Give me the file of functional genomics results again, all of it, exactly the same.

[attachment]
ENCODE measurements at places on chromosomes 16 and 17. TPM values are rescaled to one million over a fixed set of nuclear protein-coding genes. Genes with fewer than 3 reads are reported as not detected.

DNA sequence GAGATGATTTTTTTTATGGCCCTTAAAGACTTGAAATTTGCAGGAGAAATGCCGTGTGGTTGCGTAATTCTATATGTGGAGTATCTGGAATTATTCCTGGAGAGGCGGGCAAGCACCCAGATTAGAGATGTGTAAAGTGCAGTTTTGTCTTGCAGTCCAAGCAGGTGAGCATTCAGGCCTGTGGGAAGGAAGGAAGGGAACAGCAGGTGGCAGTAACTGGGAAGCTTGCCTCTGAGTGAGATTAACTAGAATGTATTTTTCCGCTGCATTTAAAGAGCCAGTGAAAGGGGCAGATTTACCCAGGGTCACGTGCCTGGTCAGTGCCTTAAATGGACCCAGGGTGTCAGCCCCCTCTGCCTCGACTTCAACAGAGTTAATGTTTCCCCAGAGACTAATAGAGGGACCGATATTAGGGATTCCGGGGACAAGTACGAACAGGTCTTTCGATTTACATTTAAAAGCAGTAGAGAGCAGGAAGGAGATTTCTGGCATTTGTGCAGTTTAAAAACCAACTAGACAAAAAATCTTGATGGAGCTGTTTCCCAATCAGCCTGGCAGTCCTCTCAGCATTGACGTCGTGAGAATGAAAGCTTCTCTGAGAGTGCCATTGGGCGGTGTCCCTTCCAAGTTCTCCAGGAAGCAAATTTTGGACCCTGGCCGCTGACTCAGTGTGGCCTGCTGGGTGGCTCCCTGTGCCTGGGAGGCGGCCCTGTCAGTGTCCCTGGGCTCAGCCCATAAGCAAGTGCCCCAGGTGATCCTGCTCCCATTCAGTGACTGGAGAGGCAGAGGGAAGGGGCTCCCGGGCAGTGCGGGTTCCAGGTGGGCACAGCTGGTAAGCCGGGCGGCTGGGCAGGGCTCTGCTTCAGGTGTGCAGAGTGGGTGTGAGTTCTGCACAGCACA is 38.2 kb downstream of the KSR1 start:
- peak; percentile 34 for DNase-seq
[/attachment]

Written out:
ENCODE measurements at places on chromosomes 16 and 17. TPM values are rescaled to one million over a fixed set of nuclear protein-coding genes. Genes with fewer than 3 reads are reported as not detected.

DNA sequence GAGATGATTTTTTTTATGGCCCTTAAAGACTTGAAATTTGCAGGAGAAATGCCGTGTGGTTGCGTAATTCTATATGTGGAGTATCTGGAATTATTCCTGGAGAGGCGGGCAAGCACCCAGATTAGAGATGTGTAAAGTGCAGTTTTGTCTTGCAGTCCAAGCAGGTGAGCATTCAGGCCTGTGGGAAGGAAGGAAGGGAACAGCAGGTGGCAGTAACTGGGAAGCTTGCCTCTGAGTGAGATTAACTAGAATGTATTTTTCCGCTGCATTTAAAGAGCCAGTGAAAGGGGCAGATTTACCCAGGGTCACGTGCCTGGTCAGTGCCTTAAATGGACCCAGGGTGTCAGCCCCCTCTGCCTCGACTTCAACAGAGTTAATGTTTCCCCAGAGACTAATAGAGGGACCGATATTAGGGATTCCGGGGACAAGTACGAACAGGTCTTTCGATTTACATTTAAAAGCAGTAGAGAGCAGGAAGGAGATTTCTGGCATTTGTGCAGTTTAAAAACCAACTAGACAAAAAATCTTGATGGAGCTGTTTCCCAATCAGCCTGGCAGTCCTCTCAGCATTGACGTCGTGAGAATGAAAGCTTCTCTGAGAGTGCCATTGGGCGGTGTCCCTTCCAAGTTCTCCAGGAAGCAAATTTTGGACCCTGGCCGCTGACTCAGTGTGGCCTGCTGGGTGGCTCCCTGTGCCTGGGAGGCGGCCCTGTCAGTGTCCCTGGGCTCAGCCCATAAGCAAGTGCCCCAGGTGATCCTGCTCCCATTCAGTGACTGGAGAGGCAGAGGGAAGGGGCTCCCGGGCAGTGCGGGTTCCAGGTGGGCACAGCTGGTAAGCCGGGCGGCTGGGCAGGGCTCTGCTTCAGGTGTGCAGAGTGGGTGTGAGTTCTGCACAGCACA is 38.2 kb downstream of the KSR1 start:
- peak; percentile 34 for DNase-seq